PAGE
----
Dress yo’self before you wreck yo’self!

November 23, 2012 by Arnoldo Offermann

As I began writing this article, I realized how many pieces have been done simply because I was perusing through DJ websites. I can’t tell you how many DJs I still see in a 3 piece suit with a bow tie. I’ve only seen one person really pull that look off, and unless he spins music when he’s not 007, Bond is NOT a DJ.

I’m not here to tell you to lose the suit, I’m here to urge you to dress for what you market! I’ve said it time and time again, if you’re doing a school event, don’t wear a suit. Likewise, if you’re at a high-scale wedding, jeans and a t-shirt will NOT cut it. If you feel slightly uncomfortable or out of place in your wardrobe, it’s time to rethink it, and I’m here to help!
The first thing to do is understand why you choose the attire you do:
* To not be naked. DJs argue enough about equipment as it is.
* To attract people. In this case, you want to attract the market you want money from. 🙂
* To be comfortable. Good clothes should make you comfortably physically and emotionally. The combined feeling means better confidence, ergo a better performance.
For example, my average school event has me in designer jeans. I call these “upscale club / dress jeans” for a better clarification. This means that they’re well-fitted jeans that don’t sag and don’t look like I raided my wife’s closet. They are edgy enough that they blend in with just a t-shirt but add a dress shirt and a vest and look dressy enough for even the most discerning school. For the average school dance or homecoming, I pair this up with a comfortable tee.
Lately, I’ve wanted something a tad more formal for proms; not because admin ask for it (they really don’t care), but because I like the look. With that in mind, I’ve paired the jeans with a dress shirt, rolled up sleeves, vest, colored tie, and a matching fedora hat. This is the same outfit I wear for bridal shows, minus the fedora.
Yes, I wear jeans when I MC at a bridal show. Why? I feel SUPER comfortable in this, and the extra boost in confidence has really helped how people react to my sales, plus the pattern of interruption is a bonus. For my average wedding, I replace the jeans with fitted slacks. To top it off, I have matching shoes, but not dress shoes… almost a hybrid tennis/dress shoe.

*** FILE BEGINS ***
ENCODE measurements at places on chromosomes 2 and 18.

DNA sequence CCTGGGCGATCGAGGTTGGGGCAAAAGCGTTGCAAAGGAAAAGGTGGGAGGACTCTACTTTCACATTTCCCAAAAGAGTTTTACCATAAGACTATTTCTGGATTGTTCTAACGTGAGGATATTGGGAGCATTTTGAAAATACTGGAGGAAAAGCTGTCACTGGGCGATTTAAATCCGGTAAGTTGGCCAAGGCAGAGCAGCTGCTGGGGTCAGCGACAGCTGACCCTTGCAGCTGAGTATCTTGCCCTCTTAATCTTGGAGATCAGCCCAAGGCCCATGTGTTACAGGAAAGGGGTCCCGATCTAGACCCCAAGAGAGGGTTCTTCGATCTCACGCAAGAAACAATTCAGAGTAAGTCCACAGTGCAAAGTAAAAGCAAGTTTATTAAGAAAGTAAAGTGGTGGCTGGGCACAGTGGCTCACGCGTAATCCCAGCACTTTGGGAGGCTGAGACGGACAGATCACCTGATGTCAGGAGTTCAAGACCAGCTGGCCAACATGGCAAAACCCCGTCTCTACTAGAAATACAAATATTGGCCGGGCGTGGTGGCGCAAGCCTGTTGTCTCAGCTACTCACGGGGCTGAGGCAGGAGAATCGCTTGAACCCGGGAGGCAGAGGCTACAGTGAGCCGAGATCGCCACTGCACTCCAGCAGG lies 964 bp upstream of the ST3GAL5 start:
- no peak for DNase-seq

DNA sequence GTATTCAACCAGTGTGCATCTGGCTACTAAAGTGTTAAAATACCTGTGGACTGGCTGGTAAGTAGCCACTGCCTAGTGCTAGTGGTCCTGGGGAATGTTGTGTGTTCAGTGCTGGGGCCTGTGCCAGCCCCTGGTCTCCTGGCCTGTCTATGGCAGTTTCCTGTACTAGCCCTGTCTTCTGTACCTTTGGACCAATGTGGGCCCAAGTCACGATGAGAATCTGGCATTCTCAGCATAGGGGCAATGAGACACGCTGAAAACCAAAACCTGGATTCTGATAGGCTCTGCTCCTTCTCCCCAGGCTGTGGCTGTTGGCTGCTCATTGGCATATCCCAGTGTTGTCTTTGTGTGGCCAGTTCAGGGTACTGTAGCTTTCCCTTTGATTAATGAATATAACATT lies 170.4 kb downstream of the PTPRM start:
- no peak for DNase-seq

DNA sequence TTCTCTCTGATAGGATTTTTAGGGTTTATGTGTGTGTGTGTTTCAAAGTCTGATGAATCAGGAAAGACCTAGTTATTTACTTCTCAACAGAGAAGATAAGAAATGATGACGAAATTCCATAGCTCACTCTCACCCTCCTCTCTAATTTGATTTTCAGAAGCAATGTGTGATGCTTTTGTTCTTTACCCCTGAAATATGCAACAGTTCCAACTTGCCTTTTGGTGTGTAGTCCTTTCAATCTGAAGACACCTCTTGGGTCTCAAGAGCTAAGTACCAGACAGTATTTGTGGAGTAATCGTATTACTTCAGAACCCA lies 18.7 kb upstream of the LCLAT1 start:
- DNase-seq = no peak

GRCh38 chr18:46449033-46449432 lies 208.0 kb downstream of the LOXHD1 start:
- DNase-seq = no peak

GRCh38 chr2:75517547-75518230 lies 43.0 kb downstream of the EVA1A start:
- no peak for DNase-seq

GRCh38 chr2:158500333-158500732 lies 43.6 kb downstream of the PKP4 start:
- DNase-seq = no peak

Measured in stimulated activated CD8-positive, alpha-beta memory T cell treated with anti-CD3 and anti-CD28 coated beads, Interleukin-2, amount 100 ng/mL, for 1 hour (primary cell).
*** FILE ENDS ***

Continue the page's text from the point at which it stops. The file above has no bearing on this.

At first I thought this would turn off people, including fellow vendors, but I got nothing but compliments on the look. Funny enough, things change if I take the tie off; which has led me to believe that a tie is the universal “glue” as to what constitutes a formal event. It sounds like a “duh” statement, but it truly shows when you experiment with different ensembles.
Notice I said average wedding. This is because my average wedding means I hit my target clientele. In my case, I look for someone who wants a club-style wedding with an entertainer that has the look and skill of a DJ but with the polish of a fun, experienced MC. My chosen clothing has given me a clean, trendy look without sacrificing formal elements. However, not every wedding is average; the one this weekend is a more upscale wedding (to begin with) so I have my suit jacket on until the dance part of the reception kicks in.
It has truly made a difference for me in terms of being more comfortable and creating a unique look for my own, personal brand. Likewise, I have elements that I tie across most events.
Think about how this applies to you. What is your target market? If your weddings are all upscale, but you want to appeal to the 20-30s demographic, then an all black tuxedo only hits one of the two. Consider a modern suit in a fashionable color (dark grey, black on black pinstripe, taupe, etc) to appeal to both the demographic and style. Are you offering separate DJ and MC? Perhaps the MC can be in a well-fitted suit in matching tie whereas your DJ is in vest and tie. This creates a great “tag team” look that makes each role uniquely stand out!
A/V work? Easy! ALL BLACK! Black work shoes, black slacks (I wear BDUs), and a company black polo shirt.
Schools? Easy– PUT AWAY THAT TIE… maybe the whole formal thing altogether!
The most important part is to really be comfortable in what you wear. Don’t pick an outfit because I told you to, or because a DJ said it’s industry standard or anything else. Pick it because it reaches the aforementioned qualifications. Forgot already?
* Not be naked.
* Look good.
* Feel great!
Most importantly, find something in your chosen look that makes you stand out from the rest. When you walk in, people should recognize you right away before they see your face! It’s time to stop worrying so much about dressing up equipment and worry about dressing ourselves up!
Arnoldo Offermann Arnoldo Offermann (40 Posts)

Arnoldo Offermann is the president of 4SchoolsOnly, a national phenomenon in school dances. In a market where DJs cry about $500 school DJs, 4SO sees 10-20x that price tag per event. Arnoldo is also the creator of Master School Dances, the leading educational tools for DJs wanting to get into this great market. He is a sought-after speaker, reviewer, and DJ tech-writer. You can learn more at http://MasterSchoolDances.com

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